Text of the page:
The Cards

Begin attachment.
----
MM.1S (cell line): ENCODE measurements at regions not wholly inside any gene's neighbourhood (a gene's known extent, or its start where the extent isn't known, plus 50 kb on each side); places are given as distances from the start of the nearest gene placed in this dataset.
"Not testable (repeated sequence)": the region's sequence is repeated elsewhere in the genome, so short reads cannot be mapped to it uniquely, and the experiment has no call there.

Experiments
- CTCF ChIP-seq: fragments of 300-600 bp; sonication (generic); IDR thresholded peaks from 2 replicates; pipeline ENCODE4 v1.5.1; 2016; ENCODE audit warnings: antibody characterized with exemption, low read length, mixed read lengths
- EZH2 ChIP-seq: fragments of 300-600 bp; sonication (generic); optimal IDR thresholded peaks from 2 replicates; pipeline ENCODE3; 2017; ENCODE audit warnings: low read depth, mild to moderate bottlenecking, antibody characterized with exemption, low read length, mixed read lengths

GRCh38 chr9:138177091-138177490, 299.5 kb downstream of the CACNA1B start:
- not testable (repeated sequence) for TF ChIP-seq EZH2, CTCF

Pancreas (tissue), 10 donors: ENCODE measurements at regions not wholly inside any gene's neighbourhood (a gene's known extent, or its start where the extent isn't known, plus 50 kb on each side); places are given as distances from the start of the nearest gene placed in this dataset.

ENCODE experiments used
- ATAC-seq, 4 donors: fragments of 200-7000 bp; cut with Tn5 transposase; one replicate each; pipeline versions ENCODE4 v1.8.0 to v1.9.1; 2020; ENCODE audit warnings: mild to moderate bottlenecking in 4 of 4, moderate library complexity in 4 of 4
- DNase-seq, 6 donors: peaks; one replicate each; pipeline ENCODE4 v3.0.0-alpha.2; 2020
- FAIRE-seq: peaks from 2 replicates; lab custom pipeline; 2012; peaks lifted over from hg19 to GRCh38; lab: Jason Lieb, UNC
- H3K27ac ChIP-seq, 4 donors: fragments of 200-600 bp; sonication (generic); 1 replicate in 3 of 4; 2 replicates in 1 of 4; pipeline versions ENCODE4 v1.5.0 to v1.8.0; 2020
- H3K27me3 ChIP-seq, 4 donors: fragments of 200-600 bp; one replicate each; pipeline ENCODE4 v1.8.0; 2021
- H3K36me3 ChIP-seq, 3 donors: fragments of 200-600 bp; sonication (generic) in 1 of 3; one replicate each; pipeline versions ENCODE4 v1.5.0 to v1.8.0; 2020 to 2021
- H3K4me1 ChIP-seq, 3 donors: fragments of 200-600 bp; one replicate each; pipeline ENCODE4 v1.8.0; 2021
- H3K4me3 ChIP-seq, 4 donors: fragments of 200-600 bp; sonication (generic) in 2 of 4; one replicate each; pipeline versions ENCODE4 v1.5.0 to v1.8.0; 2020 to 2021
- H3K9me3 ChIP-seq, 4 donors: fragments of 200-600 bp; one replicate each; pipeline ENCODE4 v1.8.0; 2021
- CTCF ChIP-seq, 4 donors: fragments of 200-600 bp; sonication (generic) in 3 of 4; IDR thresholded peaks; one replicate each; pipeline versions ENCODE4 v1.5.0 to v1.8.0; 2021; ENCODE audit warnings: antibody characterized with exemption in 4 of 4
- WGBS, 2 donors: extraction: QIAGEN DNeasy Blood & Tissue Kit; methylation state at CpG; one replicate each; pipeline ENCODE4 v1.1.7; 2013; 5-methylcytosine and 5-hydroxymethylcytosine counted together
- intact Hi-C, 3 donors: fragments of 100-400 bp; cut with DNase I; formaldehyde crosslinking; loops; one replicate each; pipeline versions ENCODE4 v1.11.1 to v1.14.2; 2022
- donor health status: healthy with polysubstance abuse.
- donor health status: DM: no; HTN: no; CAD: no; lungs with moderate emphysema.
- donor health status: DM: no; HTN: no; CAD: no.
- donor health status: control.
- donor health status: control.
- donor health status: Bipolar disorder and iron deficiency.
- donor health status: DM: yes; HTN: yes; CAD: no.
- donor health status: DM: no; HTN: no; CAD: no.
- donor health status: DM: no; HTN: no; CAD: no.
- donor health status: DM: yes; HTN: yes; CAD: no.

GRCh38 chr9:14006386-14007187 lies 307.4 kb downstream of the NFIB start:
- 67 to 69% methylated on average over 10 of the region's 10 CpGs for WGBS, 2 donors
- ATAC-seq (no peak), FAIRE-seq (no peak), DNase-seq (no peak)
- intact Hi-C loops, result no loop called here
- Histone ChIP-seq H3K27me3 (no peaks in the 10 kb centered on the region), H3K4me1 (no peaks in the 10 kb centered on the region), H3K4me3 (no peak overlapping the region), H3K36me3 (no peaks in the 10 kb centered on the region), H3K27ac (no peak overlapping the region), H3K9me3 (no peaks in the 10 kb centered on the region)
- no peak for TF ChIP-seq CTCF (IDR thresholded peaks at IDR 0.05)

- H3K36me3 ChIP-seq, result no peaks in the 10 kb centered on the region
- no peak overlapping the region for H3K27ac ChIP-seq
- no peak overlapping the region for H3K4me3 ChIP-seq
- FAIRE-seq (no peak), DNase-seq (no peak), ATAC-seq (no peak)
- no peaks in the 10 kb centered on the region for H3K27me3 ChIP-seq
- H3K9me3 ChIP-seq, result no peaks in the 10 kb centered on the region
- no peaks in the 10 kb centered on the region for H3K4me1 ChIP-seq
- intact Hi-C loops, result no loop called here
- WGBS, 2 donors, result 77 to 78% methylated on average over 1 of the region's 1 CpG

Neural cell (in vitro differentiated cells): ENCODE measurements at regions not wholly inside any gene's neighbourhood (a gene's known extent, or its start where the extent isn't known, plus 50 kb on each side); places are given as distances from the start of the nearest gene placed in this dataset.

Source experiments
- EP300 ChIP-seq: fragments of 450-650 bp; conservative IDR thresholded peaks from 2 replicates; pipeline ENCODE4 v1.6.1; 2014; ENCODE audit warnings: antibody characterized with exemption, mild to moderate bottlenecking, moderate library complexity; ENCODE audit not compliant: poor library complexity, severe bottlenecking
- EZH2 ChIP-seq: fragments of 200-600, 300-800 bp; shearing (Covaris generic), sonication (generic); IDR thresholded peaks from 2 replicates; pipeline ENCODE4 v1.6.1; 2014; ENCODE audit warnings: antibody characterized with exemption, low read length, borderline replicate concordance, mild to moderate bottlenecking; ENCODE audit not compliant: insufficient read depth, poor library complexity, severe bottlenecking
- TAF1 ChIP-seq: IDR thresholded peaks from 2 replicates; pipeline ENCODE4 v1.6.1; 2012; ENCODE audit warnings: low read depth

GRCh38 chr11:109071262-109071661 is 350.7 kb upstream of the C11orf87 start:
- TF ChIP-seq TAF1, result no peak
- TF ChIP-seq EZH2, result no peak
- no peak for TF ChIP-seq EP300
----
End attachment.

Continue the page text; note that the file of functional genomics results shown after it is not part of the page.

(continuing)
img_9429There are a variety of cards available for purchase in the Market.  Some cards are worth Notoriety points at the end of the game.  Some will give you end-game Notoriety points based on the types of cards you’ve purchased, and some will be worth less if your opponents have purchased cards of certain types.  Quite a few of the cards allow you to manipulate the dice during the Making Purchases phase, allowing you to change the face of a die.  There are also cards that have an immediate effect.  If you purchase a card that grants you a special ability, you can use that ability during the same turn.  Once cards are purchased and placed in front of you, they cannot be stolen by other players.  An example of some of the card abilities can be seen in the picture to the right.  If the iconography on some of these cards is confusing, don’t fret.  The rules contains a list of every single card available in the game – listed alphabetically – that says (in plain English) what each card does.  So you’ll never have to guess what a particular card will do for you.  For your first few playthroughs, I’d recommend keeping the rules close by for reference.